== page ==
The primary precedent for Molerio and the other decisions was a 1953 high court ruling, which involved the deaths of three civilians in the crash of a military airplane that was testing secret electronic equipment. When the government refused to turn over to the plaintiffs a report of its investigation of the accident, the district court ordered that the facts on the negligence issue be considered established in the plaintiff's favor. In United States v. Reynolds, the Supreme Court reversed by a six-to-three vote and created an "official secrets" privilege that precluded the discovery of confidential government information by parties to a civil lawsuit. However, the decision did not prohibit the plaintiffs from pursuing their case if they could produce unclassified evidence to support their claim.
Some judges have also cited a Civil War lawsuit, in which a Union spy named William A. Lloyd sued the government, claiming he never received compensation. The Supreme Court threw out Lloyd's suit because of the secret nature of the agreement. Because of the publicity it would generate, the Court said, the suit would constitute a breach of the espionage contract.
The crux of Lloyd was an assertion that "as a general principle, public policy forbids the maintenance of any suit . . . which would inevitably lead to the disclosure of matters which the law itself regards as confidential." The Court likened the forced disclosure of a spy agreement to breaches of lawyer-client or doctor-patient confidentiality, which are generally prohibited.
Fair enough. But the Civil War was an extraordinary time when the courts routinely tolerated suspension of civil liberties because the nation's very existence was in jeopardy. Even if the circumstances of the Cold War were analogous, it's questionable whether Lloyd should have such far-reaching implications. Neither Lloyd nor Reynolds ever suggested that lawsuits could be resolved on the basis of secret evidence.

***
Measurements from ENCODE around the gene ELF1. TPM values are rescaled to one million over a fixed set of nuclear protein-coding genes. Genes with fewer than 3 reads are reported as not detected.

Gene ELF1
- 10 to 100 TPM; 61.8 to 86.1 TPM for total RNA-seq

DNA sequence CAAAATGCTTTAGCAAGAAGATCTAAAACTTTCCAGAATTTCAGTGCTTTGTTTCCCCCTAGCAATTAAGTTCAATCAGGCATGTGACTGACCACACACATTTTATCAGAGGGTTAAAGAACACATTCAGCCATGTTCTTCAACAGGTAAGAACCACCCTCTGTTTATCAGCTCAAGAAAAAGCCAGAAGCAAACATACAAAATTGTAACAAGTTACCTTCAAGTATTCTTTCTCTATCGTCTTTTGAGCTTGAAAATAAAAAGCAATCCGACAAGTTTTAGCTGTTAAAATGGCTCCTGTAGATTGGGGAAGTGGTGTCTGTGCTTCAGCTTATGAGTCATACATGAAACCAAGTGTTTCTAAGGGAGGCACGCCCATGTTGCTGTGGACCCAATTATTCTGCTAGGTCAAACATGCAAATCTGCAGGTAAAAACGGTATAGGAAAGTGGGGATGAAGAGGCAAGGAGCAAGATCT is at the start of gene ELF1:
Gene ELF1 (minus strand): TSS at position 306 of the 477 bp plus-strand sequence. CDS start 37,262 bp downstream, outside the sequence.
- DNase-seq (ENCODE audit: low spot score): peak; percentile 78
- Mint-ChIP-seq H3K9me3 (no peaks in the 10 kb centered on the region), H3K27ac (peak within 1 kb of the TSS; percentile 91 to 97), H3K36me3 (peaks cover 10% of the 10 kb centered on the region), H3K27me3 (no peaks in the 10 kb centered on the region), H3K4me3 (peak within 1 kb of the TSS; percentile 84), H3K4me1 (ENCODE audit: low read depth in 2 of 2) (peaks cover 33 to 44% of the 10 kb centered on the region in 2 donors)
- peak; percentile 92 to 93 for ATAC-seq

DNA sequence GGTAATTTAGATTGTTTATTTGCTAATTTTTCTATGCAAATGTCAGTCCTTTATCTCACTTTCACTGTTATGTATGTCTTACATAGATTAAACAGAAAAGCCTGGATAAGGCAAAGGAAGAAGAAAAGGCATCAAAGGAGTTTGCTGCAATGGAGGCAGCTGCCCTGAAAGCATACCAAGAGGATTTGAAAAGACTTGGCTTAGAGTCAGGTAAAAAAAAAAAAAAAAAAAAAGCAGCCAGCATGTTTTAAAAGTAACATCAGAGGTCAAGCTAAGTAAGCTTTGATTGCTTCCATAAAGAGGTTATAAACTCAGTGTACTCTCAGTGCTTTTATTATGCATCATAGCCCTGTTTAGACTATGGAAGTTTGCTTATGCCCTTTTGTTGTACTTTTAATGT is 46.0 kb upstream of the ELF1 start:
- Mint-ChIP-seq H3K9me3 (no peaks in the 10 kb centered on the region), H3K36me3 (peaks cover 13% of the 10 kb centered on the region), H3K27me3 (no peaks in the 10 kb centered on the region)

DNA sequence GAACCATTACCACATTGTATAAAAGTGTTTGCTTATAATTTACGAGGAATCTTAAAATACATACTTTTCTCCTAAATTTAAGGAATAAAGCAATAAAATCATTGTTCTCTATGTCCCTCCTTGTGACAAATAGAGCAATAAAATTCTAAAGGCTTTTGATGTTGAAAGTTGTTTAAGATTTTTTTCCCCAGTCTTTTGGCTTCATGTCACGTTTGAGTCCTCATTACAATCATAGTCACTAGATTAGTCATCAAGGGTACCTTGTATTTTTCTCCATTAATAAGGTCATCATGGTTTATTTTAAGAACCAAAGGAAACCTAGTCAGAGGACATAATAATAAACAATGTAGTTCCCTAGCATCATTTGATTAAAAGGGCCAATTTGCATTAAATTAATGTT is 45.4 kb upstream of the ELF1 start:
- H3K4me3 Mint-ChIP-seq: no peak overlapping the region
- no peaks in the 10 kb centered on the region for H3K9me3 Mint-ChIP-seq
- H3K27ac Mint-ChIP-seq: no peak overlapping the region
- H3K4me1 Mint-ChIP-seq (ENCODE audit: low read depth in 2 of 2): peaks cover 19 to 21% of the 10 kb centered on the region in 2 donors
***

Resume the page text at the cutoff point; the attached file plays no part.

Prior to Scalia's ruling in Molerio, government lawyers had unsuccessfully attempted on several occasions to introduce secret evidence in federal trials. In Kinoy v. Mitchell, a 1975 civil suit brought against former Attorney General John Mitchell for wrongful wiretapping, the government asked to submit evidence it could not share with the plaintiff--evidence it said was vital to national security. A federal trial court would hear nothing of it, ruling that such a tact was a "wholly unacceptable" violation of due process. In Allende v. Schultz, a 1985 case, a federal court again prohibited the government from providing secret testimony to justify its denial of a visa to an allegedly undesirable alien, the widow of the martyred Chilean president, Salvador Allende. If the government wanted to submit relevant evidence, the court said flatly, the government had to make that evidence public. The government capitulated, and Hortensia Allende got her visa.
Interpretation of precedents can vary, of course, but that is precisely the point. Judges are human. They have biases. That is why our legal system does not place complete faith in the judge. It requires due process.
Despite the entrenchment of conservatives in the judiciary, undoing this legacy need not be difficult. The Clinton administration has already taken the first step by pledging to declassify many of the billion-plus documents in the government's archives. The administration has also appointed several task forces on purging the vestigial accoutrements of the Cold War.
Yet even if the administration manages to tame the national security behemoth, classified information will remain. Bureaucrats will continue to claim that disclosures might compromise national security--particularly in suits against law enforcement agencies.